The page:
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Standpipe Ops: The Great Nozzle Debate

The age old debate in the fire service among nozzle men is certainly smoothbore vs the combination fog nozzle.  Both have their place in the fire service. Both have advantages and disadvantages.  However, when it comes to standpipe operations their is only room for one, and that is the Smoothbore nozzle.

 

Here are a couple of reasons why:

 

1) Pressure - Smoothbore nozzles are low pressure, they operate their rated flow at 50 psi. Why is this important in standpipe ops? Because standpipe systems are low pressure systems. They operate off of as little as 65 psi.  We will get more in depth on that next week.  Another reason, standpipe systems are notorious for failure and not providing the pressure that they should have.  This is partly due to poor maintenance and/or improper installation.

 

AND YOU SAY, BUT THEY MAKE LOW PRESSURE FOG NOZZLES!!!

 

2) Weight - The 2.5" smoothbore nozzle can weight as little as 2.5 pounds.  Fog nozzles can weigh in excess of 5 pounds and some weigh near 10 pounds. I’ve been called a liar before so I’ve attached a picture of a 2.5” fog off on of my cities apparatuses with a picture showing the weight from the manufacturer.  Granted, this is a play pipe style nozzle and I hope this is not what you are carrying on your standpipe packs.  You are fixing to climb 30 stories; I don't know about you but I want to shed as much weight as possible.

 

3) Debris - Face it. Standpipe systems aren't maintained like they should be.  Whether its sediment that has built up over the years or a skittles wrapper that a homeless person stuck down deep in the FDC, chances are you'll face some debris.  A smoothbore is capable of passing much debris.  A fog nozzle will not pass any.

 

4) Simplicity - The only moving part inside of your smoothbore is the ball valve. There are no baffles or springs.  This means there is a lot less chances for things to go wrong when you are pushing down a hallway 30 stories up.

 

A word for those that will argue they want the protection of the fog.

 

As we all know, a wide fog pattern WILL push fire. You can say its not pushing, but in essence if the fire can't come past the wall of fog you have made it will head in the path of least resistance which is the other way.  A wide fog pattern entrains air from behind you and moves it past the nozzle. Think about hydraulic ventilation. That’s how it works right?

If you are in a commercial center core high-rise building, the path of least resistance is around the core and possibly coming back behind you.  You could find your path of egress cut off.  Also, this may force fire into void spaces and provide extension both horizontally and vertically.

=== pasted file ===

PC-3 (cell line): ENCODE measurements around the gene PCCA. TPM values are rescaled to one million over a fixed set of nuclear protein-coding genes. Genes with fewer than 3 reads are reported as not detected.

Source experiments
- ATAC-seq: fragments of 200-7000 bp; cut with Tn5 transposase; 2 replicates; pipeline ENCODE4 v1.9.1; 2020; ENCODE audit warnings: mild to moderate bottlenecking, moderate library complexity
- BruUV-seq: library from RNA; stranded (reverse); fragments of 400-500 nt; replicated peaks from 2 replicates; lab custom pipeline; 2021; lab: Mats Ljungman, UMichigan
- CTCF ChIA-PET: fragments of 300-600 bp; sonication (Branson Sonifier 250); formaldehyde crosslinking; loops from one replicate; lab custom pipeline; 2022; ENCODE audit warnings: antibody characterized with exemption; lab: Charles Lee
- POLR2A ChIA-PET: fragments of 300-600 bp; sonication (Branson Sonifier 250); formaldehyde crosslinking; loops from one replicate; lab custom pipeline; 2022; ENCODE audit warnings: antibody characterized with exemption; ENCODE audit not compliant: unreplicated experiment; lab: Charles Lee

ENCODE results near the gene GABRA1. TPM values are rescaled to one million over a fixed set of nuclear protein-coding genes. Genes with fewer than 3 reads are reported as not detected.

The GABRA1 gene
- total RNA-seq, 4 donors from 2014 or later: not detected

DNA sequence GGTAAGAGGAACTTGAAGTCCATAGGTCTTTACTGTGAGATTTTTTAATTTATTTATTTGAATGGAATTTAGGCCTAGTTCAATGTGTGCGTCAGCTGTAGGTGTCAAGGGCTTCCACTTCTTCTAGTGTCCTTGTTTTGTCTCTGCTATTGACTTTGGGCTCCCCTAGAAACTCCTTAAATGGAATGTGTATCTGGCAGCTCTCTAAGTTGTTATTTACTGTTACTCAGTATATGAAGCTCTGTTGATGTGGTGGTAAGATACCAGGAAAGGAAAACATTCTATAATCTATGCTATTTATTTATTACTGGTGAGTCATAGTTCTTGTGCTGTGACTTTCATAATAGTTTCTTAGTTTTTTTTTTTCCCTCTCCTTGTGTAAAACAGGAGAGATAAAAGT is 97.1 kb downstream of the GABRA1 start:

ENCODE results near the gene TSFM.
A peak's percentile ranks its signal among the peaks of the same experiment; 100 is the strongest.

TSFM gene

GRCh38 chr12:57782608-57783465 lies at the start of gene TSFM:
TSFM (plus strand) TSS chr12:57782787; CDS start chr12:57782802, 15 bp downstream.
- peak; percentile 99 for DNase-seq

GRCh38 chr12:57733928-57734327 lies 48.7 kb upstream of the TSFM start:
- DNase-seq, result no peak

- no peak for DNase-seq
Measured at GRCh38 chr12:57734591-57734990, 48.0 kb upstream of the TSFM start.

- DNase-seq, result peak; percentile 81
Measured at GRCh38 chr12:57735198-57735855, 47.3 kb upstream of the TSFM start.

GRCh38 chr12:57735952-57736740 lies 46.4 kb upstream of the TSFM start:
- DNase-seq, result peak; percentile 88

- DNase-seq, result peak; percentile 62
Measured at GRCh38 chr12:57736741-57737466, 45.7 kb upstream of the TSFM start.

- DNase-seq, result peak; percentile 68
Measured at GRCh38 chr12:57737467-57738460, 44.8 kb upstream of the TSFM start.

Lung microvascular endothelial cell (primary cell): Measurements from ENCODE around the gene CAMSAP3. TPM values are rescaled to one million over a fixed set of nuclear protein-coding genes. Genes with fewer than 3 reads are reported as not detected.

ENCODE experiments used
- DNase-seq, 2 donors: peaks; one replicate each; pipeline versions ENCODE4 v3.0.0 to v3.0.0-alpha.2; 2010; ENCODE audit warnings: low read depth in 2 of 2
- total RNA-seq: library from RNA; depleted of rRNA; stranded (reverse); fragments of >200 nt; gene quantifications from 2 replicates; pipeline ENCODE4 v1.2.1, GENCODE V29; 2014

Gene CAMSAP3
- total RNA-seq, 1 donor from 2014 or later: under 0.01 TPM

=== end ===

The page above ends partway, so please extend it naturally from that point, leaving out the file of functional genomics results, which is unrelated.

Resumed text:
In the residential building, you are pushing the fire back down the hallway and into any apartment unit that has had a door left open as the occupants evacuated.  The best protection is always flowing the proper amount of water at the right pressure.

 

Also, I know a lot of departments run 1.75” for high rise operations.  They carry them in 100 ft and 150 ft flat loads and call them house packs.  Most of the time when the department uses this set up its for extending preconnects or connecting to a dead lay of 2.5” or 3” hose for a long stretch and they will have a fog nozzle on the end of it.  That’s a great set up and their territory requires it.  They still need to change the fog for a smoothbore.  I know it may not be what you are use too but placing a smoothbore on it will help two ways.  First, it’ll help keep PDP down on your long estate lay.  Second, it’ll set you up for success in high rise operations, especially since you are running 1.75” hose and the recommended size is 2” or 2.5” for high rise operations, depending on your buildings.

 

Hopefully you have found yourself convinced on the need to adopt a smoothbore nozzle for you standpipe operations.

 

Next week we will go over NFPA 14 which will lead us into discussions about hose size and nozzle tip size selection.

Our 2.5" fog play pipestyle nozzle

Our 2.5" fog play pipe weight from manufacturer

Above is the weight of a typical 2.5" fog nozzle, non play pipe style

Our Crestar 2.5" nozzle on high rise packs

The weight of our 2.5" smoothbore on our high rise packs

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